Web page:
Although there has been an increase in COVID-19 cases, Indonesians may be content with the new health minister, Budi Gunadi Sadikin, as he has established a better scientifically based approach to testing and tracing.
"The test should target ‘suspected’ persons, not someone who wants to travel, or, like Budi Sadikin, who is to meet the President,” Budi said, claiming that he took five swab tests a week, each as part of protocols to enter the Presidential Palace.
He recently likened the pandemic to World War I and II, as both claimed millions of lives. The ministry has therefore adopted a surveillance strategy through prudent testing and tracing, and aiming to vaccinate more than 181 million Indonesians within one year.
“This is a war and we have to annihilate the enemy. That’s why we involve the police and military. They do not brandish guns but syringes,” Budi told the media.
Although Budi is not a physician, his managerial experience at various national banks has sparked new hope for many, especially medical workers to whom he has shown his sympathy for their hard work. He does not belittle threats of COVID-19 either, unlike his predecessor. Perhaps Budi aims to replicate the methods in place and successful in Singapore and New Zealand.
The government announced the first two confirmed cases of COVID-19 on March 2, 2020, although epidemiologists had seen it coming in January and warned the government of it.
President Joko “Jokowi” Widodo admitted that the government had deliberately hid some information so as to not create panic among the nation’s 270 million people. This reminds us of then-United States president Donald Trump, who chose to cover up the real number of Americans contracting the virus.
After almost a year into the pandemic and 34,691 dead (as per Feb. 23) in Indonesia, what has often featured in government communications is the high recovery rate. Unsurprisingly, many Indonesians have not taken the pandemic seriously.
From the beginning, however, the reliability of the government’s data has been questionable, so the point that it could not form the basis of an accurate epidemiological curve. Luckily Budi has acknowledged the problematic data and promised to fix it.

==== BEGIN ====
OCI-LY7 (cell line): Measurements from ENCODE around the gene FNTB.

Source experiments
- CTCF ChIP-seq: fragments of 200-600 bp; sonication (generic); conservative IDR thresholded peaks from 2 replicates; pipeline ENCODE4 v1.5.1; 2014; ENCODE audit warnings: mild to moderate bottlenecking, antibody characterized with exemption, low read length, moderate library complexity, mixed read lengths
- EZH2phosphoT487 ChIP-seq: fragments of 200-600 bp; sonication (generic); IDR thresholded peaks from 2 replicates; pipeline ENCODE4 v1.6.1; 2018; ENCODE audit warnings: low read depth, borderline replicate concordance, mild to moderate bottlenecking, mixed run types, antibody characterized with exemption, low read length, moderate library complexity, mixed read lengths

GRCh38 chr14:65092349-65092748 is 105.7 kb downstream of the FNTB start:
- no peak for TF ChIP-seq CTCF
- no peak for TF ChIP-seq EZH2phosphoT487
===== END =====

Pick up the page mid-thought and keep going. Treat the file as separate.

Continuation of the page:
The data discrepancy may have resulted in an underreported mortality rate. What interests us is the fact that Jakarta applies a different standard for calculating the number of deaths.
In the capital city, the mortality number is divided into two categories. The first includes those who died with positive swab test results. This is the data that has always been reported to the central government.
But Jakarta has also counted all bodies laid to rest under COVID-19 procedures, regardless of whether tests had been performed. The reason is that the cause of death was similar or related to COVID-19 symptoms. No wonder the number is higher than that reported to the central government.
Rationally, this approach provides more accurate data as the foundation of policies and COVID-19 response. It also gives the Jakarta administration and its residents a sense of readiness.
Jakarta is not alone in this regard. The Economist (Sept. 26, 2020) reported that in many countries, the number of deaths and confirmed cases were undercounted. One way to prove the practice is finding what is called the “excess mortality” rate by comparing the number of deaths in 2020 to the predicted mortality number.
Between March and August 2020, countries in Western Europe, some Latin America nations, the United States, Russia and South Africa documented 580,000 COVID-19 deaths but there were 900,000 excess deaths. This means that the true toll of their share of the pandemic appears to have been 55 percent higher than the official data.
While such an approach, which shows the magnitude of the threats and risks of the pandemic, may create panic rather than calm, it prompts society to respond to the crisis more seriously and therefore strictly comply with the health protocols.
From the viewpoint of crisis communication, such a strategy has proven to be more effective in dealing with any threat of risk. Communication expert Kim Witte (2001) explained how the threat could be a good way to generate proactive, healthy and protective actions by those who received the message of risk.
We can argue that to persuade people to act, it is suggested that messages should be given so that people are aware of threats and strengthen their self-efficacy to act in mitigating threats. When people think that the threat is low, they will not respond to the message. However, when someone perceives a serious threat, they will usually be motivated to take action.
Witte said the greater the threat in one perception and the more sensitive a person is to the threat, the more likely they are to take action to avoid the negative feeling about their fear.
That’s why epidemiologist Syahrizal Syarif has suggested that the government adopt stricter measures. Learning from the Jakarta case, micro-level quarantines in place need revision. The University of Indonesia scholar opined that COVID-19 cases in Jakarta and other regions could not be controlled without implementing a lockdown or regional quarantine for 28 days (tempo.co Feb. 9).
With the positivity rate reaching 20 percent, many people who have been infected are not traced and they may have transmitted the virus to the surrounding communities. The micro-level quarantines come too late and there is no guarantee they will work properly.
The writer is a medical doctor and lecturer at the Institute for Communication and Business LSPR, Jakarta.
Disclaimer: The opinions expressed in this article are those of the author and do not reflect the official stance of The Jakarta Post.